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tablishing manufactures, giving vigour to commerce, and encouraging arts and sciences; in short, he gave his empire an influence and importance which it never enjoyed before his time. His character is well

delineated in Thomson's Winter. 30, 1649. Charles I. was decoliated at Whitehall. See

Arith. Quest. 31, 1796. The French Princess Maria Theresa, daughter of

Louis XVI. arrived at Vienna." We recommend this ingenious work to masters of schools and heads of families; because by its assistance they can, with ease, store the minds of young people with useful information. Indeed, to persons of every description, it will prove an acceptable present, since it furnithes materials for rational conversation.

Mr. Butler is already, known, by his Engraved Iniroduétion to Arithmetic, his Arithmetical Questions, his Geographical and Biographical Exercises, and his Exercises on the Globes--all of which are well adapted to answer the ends for which they are intended. Such in. dustry in behalf of the rising generation, is entitled to a suitable reward.

A Charge delivered to the Clergy of the Diocese of Lon

don, in the Years 1798 and 1799. By the Right Reverend Beilby, Lord Bishop of that Diocese.

Cadell. THIS Charge contains many things worthy of atten

tion ; particularly from those individuals to whom it was originally addressed.

We were more especially pleased with the remarks on infidelity on the value of the scriptures--and on the importance of a proper temper and conduct in the minifterial profeffion." A wicked and profligate clergyman,” says his Lord thip,

66 is a monster in nature,


of which I will not suppose the existence. Even a gay and trifling one' is a character totally inconsistent with the fanctity and dignity of the ministerial office.” We with this remark Thould receive due attention from every denomination. The success of religion in the world depends in a great measure on the peaceableness and purity of the manners of the clergy in every department of their profession.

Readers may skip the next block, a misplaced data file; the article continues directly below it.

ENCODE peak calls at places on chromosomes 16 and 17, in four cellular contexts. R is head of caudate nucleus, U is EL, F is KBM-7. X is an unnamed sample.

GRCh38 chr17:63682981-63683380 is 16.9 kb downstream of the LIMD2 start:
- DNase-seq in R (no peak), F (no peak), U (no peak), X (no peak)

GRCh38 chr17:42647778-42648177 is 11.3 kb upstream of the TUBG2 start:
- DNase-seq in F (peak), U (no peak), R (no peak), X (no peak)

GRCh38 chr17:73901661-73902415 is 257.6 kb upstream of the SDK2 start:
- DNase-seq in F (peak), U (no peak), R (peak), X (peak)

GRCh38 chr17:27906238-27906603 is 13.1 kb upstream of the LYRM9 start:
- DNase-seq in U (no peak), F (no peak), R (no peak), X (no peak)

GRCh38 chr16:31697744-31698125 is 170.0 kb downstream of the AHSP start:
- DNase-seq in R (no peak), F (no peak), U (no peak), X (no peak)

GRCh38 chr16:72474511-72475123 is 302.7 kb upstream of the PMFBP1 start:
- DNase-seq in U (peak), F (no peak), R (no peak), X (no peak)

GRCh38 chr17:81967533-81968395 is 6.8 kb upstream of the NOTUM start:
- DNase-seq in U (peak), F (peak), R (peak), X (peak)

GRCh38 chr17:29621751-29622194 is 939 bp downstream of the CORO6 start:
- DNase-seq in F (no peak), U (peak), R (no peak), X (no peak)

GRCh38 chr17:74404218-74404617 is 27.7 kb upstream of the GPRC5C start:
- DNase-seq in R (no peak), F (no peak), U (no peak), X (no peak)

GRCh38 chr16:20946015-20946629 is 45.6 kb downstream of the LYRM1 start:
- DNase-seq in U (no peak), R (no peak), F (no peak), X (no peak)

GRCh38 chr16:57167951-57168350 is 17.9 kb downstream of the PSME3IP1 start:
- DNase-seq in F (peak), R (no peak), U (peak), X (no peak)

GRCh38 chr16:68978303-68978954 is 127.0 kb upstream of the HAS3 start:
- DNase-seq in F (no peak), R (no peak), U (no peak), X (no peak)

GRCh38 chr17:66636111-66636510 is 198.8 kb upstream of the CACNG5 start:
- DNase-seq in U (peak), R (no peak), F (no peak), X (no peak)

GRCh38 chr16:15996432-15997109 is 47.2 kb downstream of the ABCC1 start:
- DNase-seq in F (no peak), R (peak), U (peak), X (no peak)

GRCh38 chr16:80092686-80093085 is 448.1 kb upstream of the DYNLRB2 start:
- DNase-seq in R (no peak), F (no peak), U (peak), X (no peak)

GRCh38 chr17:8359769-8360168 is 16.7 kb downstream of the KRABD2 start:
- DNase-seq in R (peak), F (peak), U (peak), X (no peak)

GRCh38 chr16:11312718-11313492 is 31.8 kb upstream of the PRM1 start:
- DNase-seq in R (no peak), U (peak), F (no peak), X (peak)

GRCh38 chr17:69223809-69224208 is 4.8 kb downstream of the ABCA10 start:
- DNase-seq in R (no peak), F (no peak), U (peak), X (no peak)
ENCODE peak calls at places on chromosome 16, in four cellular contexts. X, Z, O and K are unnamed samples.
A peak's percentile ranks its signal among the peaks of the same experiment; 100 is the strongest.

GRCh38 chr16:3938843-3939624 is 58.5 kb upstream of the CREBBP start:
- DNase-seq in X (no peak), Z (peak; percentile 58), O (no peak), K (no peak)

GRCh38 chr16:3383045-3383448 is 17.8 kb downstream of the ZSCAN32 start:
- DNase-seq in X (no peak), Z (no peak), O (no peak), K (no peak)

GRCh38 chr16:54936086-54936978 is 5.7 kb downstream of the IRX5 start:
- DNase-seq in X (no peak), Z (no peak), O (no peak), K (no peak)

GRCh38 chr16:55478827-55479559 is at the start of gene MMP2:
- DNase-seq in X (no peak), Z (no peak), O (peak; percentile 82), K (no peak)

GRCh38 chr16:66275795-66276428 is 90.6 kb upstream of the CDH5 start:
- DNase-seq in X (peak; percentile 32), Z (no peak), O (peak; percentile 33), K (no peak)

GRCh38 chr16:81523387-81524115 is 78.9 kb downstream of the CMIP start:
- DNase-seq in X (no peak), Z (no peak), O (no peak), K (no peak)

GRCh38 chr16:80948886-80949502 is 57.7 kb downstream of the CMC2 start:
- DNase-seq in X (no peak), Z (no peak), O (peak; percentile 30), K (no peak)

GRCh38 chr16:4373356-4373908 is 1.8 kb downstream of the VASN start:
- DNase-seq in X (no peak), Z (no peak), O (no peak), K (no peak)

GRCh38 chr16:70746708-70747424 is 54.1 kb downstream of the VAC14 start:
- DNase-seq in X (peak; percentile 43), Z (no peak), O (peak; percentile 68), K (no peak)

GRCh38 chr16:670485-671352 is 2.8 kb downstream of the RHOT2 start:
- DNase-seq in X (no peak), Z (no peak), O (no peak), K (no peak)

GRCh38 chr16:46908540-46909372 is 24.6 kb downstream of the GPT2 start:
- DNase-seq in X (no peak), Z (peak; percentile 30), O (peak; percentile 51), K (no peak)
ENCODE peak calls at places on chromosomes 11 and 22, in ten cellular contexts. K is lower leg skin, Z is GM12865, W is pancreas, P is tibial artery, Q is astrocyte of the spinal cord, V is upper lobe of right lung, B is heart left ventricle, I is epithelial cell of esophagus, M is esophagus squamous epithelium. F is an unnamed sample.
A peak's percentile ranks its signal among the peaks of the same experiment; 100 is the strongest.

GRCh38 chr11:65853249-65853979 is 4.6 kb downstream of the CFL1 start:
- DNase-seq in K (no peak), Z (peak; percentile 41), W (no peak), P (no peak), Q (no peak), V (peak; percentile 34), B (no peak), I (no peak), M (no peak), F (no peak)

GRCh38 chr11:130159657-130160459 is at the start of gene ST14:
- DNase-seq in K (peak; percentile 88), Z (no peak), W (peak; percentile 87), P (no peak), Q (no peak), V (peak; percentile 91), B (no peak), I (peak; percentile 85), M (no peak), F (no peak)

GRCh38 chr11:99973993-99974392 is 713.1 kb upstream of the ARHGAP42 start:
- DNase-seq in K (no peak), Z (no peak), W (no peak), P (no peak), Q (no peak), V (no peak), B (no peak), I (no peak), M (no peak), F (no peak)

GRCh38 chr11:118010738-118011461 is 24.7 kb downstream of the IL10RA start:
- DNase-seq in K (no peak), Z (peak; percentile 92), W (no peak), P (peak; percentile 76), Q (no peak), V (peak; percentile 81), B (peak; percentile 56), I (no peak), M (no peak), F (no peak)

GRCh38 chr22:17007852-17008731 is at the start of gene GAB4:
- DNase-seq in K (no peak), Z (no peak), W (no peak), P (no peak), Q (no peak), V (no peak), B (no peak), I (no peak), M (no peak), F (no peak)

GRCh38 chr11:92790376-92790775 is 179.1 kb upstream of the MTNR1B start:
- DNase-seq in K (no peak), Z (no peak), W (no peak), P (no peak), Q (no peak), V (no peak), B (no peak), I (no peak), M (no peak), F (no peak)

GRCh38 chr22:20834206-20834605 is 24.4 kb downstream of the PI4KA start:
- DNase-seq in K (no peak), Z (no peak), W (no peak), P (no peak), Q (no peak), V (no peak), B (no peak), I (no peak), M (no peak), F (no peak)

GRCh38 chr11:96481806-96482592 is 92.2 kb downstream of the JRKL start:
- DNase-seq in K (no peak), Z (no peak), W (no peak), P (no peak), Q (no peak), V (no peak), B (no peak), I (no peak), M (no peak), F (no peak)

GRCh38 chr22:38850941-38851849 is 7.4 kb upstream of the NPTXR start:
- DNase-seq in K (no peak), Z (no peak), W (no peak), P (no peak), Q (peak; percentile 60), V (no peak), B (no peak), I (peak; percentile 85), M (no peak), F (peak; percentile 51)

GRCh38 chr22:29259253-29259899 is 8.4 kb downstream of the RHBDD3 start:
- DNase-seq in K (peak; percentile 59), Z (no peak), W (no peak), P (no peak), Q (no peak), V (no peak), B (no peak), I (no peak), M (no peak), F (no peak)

The Annual Anthology, Volume the First, 1799. Long

man and Rees. Wunderstand that Mr. Southey is the Editor of

this collection of original poetry, and that it is intended that two fuch volumes fhould be publifhed every year. We have only to say, that whilft the cona tents present a great variety, most of the pieces are deserving the palm of approbation.

We shall afford the reader several specimens, from the perusal of which he will have it in his power to form his own judgment.

Youth and Age are thus happily described in a few. Ranzas:

" WITH cheerful step the travellet

Pursues his early way,
When first the dimly-slawning east

Reveals the rising day.
He bounds along his craggy road,

He hastens up the height,
And all he sees and all he hears,

But only give delight.
And if the mift retiring flow,

Roll round its wavy white,
He thinks the morning vapours hide

Sonie beauty from his fight.
But when behind the western clouds

Departs the fading day,
How wearily the traveller

Pursues his evening way!

Then sorely o’er the craggy road

His painful footsteps creep,
And now with many a feeble pause,
He labours


the fiecp.
And if the mifts night close round,

They fill his soul with fear;
He dreads some unseen precipice,

Some hidden danger vear.
So cheerfully does youth begin

Life's pleasant norning itage;
Alas! the evening traveller feels

The fears of wary age !

An Elegy on a Quid of Tobacco, and the Filbert, are no unpleasing specimens of serious humour.


ON A.QUID OF TOBACCO. “ IT lay before me on the close-graz'd grass,

Beside my path, an old Tobacco Quid : And shall I by the mute adviser pass

Without one serious thought now Heaven forbid 1 Perhaps some idle drunkard threw thee there,

Some husband, spendthrift of his weekly hire,
One who for wife and children takes no care,

But fits and tipples by the alehouse fire.
Ah! luckless was the day he learnt to chew!